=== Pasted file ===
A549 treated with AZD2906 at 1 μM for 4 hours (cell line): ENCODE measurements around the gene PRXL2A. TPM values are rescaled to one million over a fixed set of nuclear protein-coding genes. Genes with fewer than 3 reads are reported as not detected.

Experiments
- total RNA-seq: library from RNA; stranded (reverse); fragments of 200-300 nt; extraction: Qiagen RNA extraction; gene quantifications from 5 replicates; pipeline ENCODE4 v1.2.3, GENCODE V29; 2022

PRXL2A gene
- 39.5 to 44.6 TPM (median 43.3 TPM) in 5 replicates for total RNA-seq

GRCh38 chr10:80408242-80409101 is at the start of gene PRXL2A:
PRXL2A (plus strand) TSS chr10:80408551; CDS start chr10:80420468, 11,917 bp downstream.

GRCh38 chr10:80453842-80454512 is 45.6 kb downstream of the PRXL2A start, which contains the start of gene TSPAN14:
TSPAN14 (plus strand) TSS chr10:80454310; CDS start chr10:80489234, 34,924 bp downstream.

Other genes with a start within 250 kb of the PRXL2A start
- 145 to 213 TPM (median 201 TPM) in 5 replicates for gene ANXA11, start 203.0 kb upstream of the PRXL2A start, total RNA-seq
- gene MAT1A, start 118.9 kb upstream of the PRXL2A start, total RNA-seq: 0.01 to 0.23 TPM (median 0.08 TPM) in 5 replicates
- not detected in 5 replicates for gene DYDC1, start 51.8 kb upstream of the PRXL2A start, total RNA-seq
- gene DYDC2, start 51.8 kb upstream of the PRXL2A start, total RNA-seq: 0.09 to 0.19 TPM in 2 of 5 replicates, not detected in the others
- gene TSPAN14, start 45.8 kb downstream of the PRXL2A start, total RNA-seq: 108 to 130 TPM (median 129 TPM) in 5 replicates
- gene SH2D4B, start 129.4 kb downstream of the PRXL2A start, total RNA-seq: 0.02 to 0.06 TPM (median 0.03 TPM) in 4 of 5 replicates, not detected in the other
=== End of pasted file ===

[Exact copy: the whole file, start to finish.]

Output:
A549 treated with AZD2906 at 1 μM for 4 hours (cell line): ENCODE measurements around the gene PRXL2A. TPM values are rescaled to one million over a fixed set of nuclear protein-coding genes. Genes with fewer than 3 reads are reported as not detected.

Experiments
- total RNA-seq: library from RNA; stranded (reverse); fragments of 200-300 nt; extraction: Qiagen RNA extraction; gene quantifications from 5 replicates; pipeline ENCODE4 v1.2.3, GENCODE V29; 2022

PRXL2A gene
- 39.5 to 44.6 TPM (median 43.3 TPM) in 5 replicates for total RNA-seq

GRCh38 chr10:80408242-80409101 is at the start of gene PRXL2A:
PRXL2A (plus strand) TSS chr10:80408551; CDS start chr10:80420468, 11,917 bp downstream.

GRCh38 chr10:80453842-80454512 is 45.6 kb downstream of the PRXL2A start, which contains the start of gene TSPAN14:
TSPAN14 (plus strand) TSS chr10:80454310; CDS start chr10:80489234, 34,924 bp downstream.

Other genes with a start within 250 kb of the PRXL2A start
- 145 to 213 TPM (median 201 TPM) in 5 replicates for gene ANXA11, start 203.0 kb upstream of the PRXL2A start, total RNA-seq
- gene MAT1A, start 118.9 kb upstream of the PRXL2A start, total RNA-seq: 0.01 to 0.23 TPM (median 0.08 TPM) in 5 replicates
- not detected in 5 replicates for gene DYDC1, start 51.8 kb upstream of the PRXL2A start, total RNA-seq
- gene DYDC2, start 51.8 kb upstream of the PRXL2A start, total RNA-seq: 0.09 to 0.19 TPM in 2 of 5 replicates, not detected in the others
- gene TSPAN14, start 45.8 kb downstream of the PRXL2A start, total RNA-seq: 108 to 130 TPM (median 129 TPM) in 5 replicates
- gene SH2D4B, start 129.4 kb downstream of the PRXL2A start, total RNA-seq: 0.02 to 0.06 TPM (median 0.03 TPM) in 4 of 5 replicates, not detected in the other